The History of Colon Cancer

The History of Colon Cancer is a long one.

Colon cancer is defined as cancer of the large intestine and is known to be one of the colorectal cancers (the other is rectal cancer).

According to the Mayo Clinic, there are 112,000 cases diagnosed with colon cancer every year.

Statistics show that 1 in every 17 persons will develop colon cancer at some point in their life.

It is one of the most common forms of cancer in both men and women alike.

If you have a family history of colon cancer, your chances of developing it are greater.


In the very early stages of colon cancer, it is known to be non-symptomatic. However, changes in one’s bowel movements, such as constipation, thin stools, or even blood in the stool, can be warning signs of colon cancer.

Someone with colon cancer may never feel completely “empty” after a bowel movement and experience consistent fatigue.

Unexplained weight loss or gain and sudden anemia are also symptoms that should be taken into consideration when diagnosing colon cancer. Also, remember that people who have been diagnosed with Diabetes have a greater chance of developing colon cancer (about 30 to 40 percent).

Colon Cancer Stages

There are five stages of colon cancer (0-4). The earlier the cancer is found, the higher the survival rate of the patient.

On average, the survival rate of patients in the United States with colon cancer is about 62 percent. However, it does vary depending upon the stage of the cancer’s development.

In order to figure out the facts of where a person is in their diagnosis, a doctor must perform a polypectomy (this is for stages 0 and 1). A polypectomy is the medical term for removing polyps. The survival rate of these patients is around 93 percent.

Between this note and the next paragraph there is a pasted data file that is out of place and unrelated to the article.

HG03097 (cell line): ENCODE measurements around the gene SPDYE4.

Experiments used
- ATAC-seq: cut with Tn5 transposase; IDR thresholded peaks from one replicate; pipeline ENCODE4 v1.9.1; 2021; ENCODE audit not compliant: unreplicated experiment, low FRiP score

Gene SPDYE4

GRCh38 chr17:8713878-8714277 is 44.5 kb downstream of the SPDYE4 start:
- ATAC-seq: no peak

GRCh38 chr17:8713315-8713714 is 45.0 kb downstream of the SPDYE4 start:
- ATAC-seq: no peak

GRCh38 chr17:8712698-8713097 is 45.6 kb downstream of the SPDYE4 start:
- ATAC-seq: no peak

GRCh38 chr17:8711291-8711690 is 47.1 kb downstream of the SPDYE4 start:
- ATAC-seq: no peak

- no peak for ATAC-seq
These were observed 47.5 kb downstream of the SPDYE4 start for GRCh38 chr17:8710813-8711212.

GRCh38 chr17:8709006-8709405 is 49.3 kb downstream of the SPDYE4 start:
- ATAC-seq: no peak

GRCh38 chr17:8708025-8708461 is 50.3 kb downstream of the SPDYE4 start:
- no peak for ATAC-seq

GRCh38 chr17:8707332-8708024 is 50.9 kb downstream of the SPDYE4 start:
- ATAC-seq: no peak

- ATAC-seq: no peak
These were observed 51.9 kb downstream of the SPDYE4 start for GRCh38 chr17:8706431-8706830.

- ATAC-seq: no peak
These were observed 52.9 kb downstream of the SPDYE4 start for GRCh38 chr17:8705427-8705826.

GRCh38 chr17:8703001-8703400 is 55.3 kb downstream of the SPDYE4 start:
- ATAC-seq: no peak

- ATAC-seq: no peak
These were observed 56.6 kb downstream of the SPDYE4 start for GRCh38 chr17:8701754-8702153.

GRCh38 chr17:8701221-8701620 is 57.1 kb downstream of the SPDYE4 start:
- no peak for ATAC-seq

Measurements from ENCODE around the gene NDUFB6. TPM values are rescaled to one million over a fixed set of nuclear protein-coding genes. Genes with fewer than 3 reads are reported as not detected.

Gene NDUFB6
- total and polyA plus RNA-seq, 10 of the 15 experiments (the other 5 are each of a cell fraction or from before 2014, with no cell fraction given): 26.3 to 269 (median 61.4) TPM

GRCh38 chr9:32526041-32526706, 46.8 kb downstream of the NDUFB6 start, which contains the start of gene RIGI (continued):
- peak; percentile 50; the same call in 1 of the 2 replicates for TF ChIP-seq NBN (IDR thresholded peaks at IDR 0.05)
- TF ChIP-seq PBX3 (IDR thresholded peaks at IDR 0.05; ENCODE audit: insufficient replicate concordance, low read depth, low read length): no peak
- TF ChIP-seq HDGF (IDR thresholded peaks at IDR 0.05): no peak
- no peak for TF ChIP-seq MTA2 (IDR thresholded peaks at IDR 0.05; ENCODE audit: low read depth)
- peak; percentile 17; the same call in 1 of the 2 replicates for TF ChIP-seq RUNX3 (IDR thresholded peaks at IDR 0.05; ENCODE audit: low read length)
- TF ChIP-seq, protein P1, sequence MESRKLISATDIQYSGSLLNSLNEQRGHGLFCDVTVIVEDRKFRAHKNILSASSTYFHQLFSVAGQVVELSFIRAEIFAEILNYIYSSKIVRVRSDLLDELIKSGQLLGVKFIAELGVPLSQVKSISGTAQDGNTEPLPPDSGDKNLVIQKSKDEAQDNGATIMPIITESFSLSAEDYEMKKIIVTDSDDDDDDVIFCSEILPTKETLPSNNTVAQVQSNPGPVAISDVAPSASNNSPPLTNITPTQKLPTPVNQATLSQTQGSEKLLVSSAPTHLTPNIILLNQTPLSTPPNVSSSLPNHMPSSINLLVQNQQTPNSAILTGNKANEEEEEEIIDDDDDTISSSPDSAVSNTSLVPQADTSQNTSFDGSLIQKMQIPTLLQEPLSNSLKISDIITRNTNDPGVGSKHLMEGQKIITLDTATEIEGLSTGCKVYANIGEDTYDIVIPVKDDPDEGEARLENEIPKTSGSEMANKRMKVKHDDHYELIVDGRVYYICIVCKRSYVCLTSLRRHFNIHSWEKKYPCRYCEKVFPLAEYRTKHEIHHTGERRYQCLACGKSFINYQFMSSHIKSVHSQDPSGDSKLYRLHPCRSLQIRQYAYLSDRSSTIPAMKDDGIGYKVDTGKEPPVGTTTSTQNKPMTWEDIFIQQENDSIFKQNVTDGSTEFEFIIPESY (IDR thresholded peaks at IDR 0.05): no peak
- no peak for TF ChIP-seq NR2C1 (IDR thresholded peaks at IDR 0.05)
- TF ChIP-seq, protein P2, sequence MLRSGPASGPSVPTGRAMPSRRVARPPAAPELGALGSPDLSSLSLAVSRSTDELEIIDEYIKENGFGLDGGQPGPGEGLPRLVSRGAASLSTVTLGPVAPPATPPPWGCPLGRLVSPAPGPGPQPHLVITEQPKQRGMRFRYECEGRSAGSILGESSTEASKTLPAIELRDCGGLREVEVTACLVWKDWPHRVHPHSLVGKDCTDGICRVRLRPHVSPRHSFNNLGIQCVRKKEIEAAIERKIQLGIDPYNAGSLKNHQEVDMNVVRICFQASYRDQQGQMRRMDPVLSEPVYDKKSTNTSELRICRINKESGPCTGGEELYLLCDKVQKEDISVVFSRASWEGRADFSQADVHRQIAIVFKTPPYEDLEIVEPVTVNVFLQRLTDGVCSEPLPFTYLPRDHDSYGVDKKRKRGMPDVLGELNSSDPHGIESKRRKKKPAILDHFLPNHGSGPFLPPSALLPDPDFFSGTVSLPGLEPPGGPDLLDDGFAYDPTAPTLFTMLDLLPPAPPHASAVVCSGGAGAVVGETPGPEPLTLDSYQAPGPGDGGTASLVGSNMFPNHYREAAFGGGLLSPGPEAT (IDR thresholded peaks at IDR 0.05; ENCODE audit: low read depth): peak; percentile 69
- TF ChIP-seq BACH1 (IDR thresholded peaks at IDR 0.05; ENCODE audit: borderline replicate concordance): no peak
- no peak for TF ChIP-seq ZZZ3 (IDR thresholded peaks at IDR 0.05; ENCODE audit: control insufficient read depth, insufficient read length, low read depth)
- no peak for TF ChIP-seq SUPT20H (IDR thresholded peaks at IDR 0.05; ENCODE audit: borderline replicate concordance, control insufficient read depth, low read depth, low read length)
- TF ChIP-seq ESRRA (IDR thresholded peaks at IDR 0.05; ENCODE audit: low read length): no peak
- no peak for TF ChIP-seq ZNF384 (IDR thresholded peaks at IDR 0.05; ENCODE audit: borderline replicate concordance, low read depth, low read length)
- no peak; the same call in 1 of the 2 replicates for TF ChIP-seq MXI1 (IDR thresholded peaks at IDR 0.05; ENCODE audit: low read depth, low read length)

If a patient has entered stage 2, they will probably be treating their cancer with chemotherapy radiation and surgery. Stage 2 means the cancer has extended through the muscular walls of the colon. The survival rate for these patients is around 78 percent.

Stage 3 means the cancer has advanced outside of the colon and will be treated with chemotherapy with 5-FU and leucovorin. The survival rate is about 64 percent and patients with one to four affected lymph nodes have a better chance of survival than those with five.

Stage 4 is the last and most advanced stage. The cancer has spread outside of the colon. This reduces the chance of survival significantly and is often said to be around 8%.

Take Care of Yourself

Remember to go to your doctor to get colonoscopies annually, especially after 50 years old and if you have a family history of colon cancer.

Early detection of colon cancer saves thousands of lives every year. Working with your doctor and taking care of yourself with a clean diet and exercise can reduce the risk of getting colon cancer


I recommend the DrFloras colon cleanser if you want to cleanse your colon safely, effectively, and without spending a fortune.

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